Origami Heaven

A paperfolding paradise

The website of writer and paperfolding designer David Mitchell

 

 
Write and Fold Games / Draw and Fold Games / Le Cadavre Exquis
 
This page attempts to record what is known about the origin and history of Write and Fold Games / Draw and Fold Games / Le Cadavre Exquis (also known, in English, as the Exquisite Corpse). Please contact me if you know any of this information is incorrect or if you have any other information that should be added. Thank you.

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L'Histoire

1827

This game is described in in 'Manuel Complet des Jeux de Société' by Elisabeth Celnart, which was published by La Librairie Encyclopedique de Roret in Paris in 1827.

Two different versions of the game are given, one which is more or less in an open format and in which each successive player only sees the last word of what was previously written, and one in which each player adds information according to a previously agreed set of categories.

The opening sentence says, roughly, 'The game of 'l'histoire' is the same as the game of 'l'amphigouri', 'roman impromptu' and 'secretaire' of which we speak later'. It does not appear to me as though the other games make use of paperfolding in the same way as 'l'histoire' does. The instructions are not always clear on this point, however.

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L'Histoire en vers

1827

This game is also described in in 'Manuel Complet des Jeux de Société' by Elisabeth Celnart, which was published by La Librairie Encyclopedique de Roret in Paris in 1827. It is the same as the game of L'histoire except that what is written on the paper needs to be in verse.

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1831

'Manual completo de juegos de sociedad o tertulia y la prendas', translated by Frances for D. Mariano de Rementería y Fica, which was published by Palacios in Madrid in 1831, contains a translation of the section about 'L'Histoire en vers' which appeared in Celnart (see above).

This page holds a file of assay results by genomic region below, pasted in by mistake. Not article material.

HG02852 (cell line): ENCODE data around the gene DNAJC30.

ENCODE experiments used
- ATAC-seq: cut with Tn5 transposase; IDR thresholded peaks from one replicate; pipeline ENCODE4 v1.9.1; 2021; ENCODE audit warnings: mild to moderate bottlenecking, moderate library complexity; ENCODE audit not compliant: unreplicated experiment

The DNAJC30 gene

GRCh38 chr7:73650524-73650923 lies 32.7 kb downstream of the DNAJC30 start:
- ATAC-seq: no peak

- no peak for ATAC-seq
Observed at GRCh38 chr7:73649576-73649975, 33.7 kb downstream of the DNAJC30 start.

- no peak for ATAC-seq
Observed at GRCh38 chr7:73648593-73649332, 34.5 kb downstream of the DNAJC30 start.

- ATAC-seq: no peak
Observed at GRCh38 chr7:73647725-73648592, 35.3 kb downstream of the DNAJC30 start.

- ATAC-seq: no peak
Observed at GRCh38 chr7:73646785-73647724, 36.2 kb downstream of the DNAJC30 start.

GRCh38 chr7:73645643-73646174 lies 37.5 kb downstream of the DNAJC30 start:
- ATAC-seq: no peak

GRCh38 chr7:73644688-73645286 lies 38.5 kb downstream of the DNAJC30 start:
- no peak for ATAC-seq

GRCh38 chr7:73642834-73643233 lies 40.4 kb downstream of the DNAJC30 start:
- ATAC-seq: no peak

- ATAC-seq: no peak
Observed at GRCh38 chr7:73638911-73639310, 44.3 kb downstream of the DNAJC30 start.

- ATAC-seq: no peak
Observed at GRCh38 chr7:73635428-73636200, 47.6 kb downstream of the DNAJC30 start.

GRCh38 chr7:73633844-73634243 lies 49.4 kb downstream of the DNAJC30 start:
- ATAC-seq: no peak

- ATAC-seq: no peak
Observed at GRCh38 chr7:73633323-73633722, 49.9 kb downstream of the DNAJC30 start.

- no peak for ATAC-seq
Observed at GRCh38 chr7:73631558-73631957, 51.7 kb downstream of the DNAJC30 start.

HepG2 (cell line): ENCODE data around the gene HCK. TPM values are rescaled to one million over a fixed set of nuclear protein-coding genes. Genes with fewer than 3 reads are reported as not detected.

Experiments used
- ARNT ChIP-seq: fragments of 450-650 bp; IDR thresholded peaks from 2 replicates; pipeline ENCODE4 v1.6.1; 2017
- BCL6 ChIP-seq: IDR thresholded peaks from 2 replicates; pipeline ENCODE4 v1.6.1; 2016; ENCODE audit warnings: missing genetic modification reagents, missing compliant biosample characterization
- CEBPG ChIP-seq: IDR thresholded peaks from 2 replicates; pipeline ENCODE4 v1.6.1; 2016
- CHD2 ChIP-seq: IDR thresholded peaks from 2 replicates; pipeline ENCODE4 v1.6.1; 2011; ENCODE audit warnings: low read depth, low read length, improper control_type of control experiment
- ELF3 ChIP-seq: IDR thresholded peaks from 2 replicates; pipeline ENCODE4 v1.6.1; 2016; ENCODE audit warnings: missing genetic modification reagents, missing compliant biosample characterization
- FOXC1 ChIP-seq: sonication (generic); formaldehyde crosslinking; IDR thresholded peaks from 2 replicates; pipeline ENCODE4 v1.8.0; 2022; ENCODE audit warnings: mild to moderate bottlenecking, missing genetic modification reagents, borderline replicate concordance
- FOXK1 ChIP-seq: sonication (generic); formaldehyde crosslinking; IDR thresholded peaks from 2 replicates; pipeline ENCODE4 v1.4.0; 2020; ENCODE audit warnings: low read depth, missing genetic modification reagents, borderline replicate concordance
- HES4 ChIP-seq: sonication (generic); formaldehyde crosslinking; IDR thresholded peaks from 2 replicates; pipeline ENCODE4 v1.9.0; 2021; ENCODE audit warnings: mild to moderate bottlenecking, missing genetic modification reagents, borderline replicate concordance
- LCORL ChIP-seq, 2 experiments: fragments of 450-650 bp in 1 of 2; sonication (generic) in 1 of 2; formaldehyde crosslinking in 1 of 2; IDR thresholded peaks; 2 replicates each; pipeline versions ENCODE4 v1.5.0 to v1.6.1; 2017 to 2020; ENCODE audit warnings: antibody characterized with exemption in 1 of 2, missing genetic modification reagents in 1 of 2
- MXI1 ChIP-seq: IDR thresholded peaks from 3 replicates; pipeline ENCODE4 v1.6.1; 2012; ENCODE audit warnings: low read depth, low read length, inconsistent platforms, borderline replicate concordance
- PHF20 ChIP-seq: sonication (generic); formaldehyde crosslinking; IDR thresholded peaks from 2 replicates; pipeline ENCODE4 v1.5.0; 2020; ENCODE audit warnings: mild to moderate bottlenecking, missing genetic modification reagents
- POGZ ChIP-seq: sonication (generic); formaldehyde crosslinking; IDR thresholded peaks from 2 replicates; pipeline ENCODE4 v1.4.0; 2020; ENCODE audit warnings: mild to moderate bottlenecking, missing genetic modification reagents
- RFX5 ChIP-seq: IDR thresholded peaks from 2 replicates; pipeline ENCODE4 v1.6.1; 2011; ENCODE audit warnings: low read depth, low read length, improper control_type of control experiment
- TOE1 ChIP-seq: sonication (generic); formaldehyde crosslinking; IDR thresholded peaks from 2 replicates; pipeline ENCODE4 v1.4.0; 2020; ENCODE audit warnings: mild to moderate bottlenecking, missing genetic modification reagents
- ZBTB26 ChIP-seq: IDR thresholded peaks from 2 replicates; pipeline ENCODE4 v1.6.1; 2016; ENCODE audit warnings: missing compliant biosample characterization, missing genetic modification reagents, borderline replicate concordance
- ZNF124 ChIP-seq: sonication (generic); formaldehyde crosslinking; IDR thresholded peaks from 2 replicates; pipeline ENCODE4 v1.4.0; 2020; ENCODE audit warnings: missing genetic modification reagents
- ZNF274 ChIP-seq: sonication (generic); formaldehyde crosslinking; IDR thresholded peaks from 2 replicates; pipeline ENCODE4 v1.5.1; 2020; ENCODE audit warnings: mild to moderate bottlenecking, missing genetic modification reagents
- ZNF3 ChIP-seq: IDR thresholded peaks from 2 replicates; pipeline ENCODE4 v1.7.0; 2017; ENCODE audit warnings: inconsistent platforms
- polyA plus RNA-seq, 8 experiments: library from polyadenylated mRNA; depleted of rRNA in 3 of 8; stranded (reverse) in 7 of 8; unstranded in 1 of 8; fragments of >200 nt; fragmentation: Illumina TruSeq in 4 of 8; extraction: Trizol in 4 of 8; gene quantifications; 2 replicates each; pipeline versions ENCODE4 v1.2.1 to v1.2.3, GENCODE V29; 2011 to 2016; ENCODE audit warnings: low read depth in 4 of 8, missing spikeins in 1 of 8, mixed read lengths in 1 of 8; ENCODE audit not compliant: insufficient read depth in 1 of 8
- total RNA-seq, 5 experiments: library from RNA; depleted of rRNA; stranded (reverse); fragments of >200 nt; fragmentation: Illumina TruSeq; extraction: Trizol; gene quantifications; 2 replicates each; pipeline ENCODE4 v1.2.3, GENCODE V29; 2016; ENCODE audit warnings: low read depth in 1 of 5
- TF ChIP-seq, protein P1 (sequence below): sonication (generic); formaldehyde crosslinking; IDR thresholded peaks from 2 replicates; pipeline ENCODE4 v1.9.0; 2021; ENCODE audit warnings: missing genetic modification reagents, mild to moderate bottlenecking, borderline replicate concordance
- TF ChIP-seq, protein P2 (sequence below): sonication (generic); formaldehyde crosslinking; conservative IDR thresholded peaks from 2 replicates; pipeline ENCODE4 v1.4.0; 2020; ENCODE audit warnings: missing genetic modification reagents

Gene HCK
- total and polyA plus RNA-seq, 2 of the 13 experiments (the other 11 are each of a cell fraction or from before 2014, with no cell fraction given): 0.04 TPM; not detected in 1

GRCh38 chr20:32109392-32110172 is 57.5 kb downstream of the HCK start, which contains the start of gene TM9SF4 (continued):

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Head, Body and Legs

1864

The game of Head, Body and Legs appears in 'Every Little Boy's Book', which was published by Routledge, Warne and Routledge in London and New York in 1864. In this game the paper is divided into three parts. One person draws a head on the top third, folds the paper so as to conceal what they have drawn, then passes it on to a second person who draws the body without knowing what the head looks like. A third person draws the legs in a similar way before the strange creature they have created is revealed.

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This game also appeared:

1869

As 'Comical Combinations in 'Cassell's Household Guide: Volume 1' which was published in 1869.

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1881

As 'The Artist's Menagerie' in 'Cassell's Book of Indoor Amusements, Card Games and Fireside Fun', which was published by Cassell and Co in London in 1881.

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1933

In 'Diversions and Pastimes' by R M Abraham, which was first published by Constable and Constable in London in 1933.

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Consequences

1873

The earliest description of this well known game, in which part of a strongly structured story is written on a sheet of paper which is then folded to conceal the writing before being passed to another person who then writes another part of the story on the paper which is then folded to conceal it etc and so on until the story is complete, that I know of appears in 'The Popular Recreator', which was published by Cassell and Co in London in 1873.